Smartwatches and fitness trackers have been keeping one in four Americans on pace with their health goals, but developers are innovating ways to apply these devices to new service areas. Wearable technology is useful for monitoring heart rate, blood pressure, physical activity, stress levels, and sleep patterns. It has been pivotal in early symptom detection, allowing physicians to diagnose conditions before they progress and become life-threatening. Researchers are currently looking into how biosensors can collect more vitals to help doctors diagnose a broader range of diseases.

The wearables market has been relatively healthy over the past few years, and we don’t see this changing in the next decade. Expected to hit a 25.5% year-on-year growth rate in 2023, the popularity of wearables will run parallel to rising patient demand for telehealth, VR/AR technology, and other personalized forms of care.

  1. Lingering Burnout is Spurring New Solutions to Staff Shortages

A recent MGMA poll found that almost 60% of healthcare practices surveyed were concerned about staffing shortages heading into 2023. Between medical supply deficits, staggering patient demand, low wages, emotional strain, and taxing work schedules, healthcare professionals find it hard to remain in the field. According to the U.S. Bureau of Labor Statistics, 575,000 healthcare workers quit their jobs in December 2022, intensifying existing shortages.

Better compensation provides a strong incentive for resilience and hard work, but it doesn’t address the mental and physical fatigue that workers wrestle with. As a result, organizations are implementing creative solutions to help staff members build resilience, reduce stress, prioritize wellness, and improve career satisfaction.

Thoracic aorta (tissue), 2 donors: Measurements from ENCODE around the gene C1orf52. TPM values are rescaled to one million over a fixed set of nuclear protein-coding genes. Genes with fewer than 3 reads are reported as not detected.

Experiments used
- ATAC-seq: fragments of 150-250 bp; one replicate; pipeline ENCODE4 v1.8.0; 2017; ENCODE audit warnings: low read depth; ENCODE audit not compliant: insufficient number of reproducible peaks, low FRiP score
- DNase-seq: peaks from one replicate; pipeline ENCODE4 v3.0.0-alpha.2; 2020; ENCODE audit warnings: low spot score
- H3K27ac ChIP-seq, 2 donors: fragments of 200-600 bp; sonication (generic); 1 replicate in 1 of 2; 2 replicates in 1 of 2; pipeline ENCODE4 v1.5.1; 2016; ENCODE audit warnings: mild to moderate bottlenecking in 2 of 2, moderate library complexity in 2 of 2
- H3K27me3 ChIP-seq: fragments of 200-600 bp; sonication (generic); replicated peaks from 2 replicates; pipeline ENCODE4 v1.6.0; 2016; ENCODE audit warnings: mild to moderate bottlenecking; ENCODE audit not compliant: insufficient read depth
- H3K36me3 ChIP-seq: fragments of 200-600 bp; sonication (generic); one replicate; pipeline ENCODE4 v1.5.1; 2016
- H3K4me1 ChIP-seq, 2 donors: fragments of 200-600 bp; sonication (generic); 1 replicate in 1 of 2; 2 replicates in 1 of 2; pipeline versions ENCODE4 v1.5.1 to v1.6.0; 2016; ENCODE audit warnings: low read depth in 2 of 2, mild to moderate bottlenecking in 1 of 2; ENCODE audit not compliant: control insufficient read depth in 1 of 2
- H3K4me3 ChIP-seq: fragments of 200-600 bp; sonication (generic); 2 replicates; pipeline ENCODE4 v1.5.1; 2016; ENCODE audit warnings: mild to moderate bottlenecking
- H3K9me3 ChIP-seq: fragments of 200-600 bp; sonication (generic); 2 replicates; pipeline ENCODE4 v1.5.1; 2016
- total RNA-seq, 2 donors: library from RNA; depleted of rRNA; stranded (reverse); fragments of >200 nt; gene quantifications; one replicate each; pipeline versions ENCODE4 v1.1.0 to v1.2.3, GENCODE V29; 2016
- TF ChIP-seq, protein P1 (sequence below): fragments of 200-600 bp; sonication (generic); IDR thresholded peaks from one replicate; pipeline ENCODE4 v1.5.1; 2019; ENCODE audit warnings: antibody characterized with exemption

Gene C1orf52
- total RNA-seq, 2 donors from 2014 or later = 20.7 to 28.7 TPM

For example, some health systems have turned to shortened meetings compounded with rest periods. Others have implemented top-down well-being initiatives using toolkits like those from the American Medical Association and the American College of Physicians. Whatever the means, healthcare organizations are investing heavily in their employees.

  1. Retail Healthcare is Expanding

Pharmacies like CVS, Walgreens, and Walmart are making major moves to dominate the retail healthcare space. Just last year, CVS bought Signify Health to accompany at-home services, outbidding Amazon and UnitedHealth Group; Walgreens bought Summit Health to gain footing in the urgent care market; and Walmart partnered with UnitedHealth Group at limited store locations to provide preventative care. 

Fortune Business Insights predicts a 10.8% CAGR for the retail clinic industry from 2022 to 2029. Health systems will need to find ways to compete with these one-stop health shops — namely by ramping up availability, convenience, and affordability.

  1. Digital Transformation is Becoming a Stronger Focus Point

Patient retention and engagement are crucial to protect revenue streams, especially during times of economic downturn. As healthcare organizations prepare for a forecasted recession, digital patient engagement tools (such as online appointment schedulers and live chats) are being viewed less as “nice to have” amenities and more like “must-have” resources.

In 2018, digitally transformed enterprises accounted for $13.5 trillion of the global nominal GDP. However, forecasts for 2023 predict that this will increase to $53.3 trillion, signaling that digital supremacy in the global economy is on the horizon.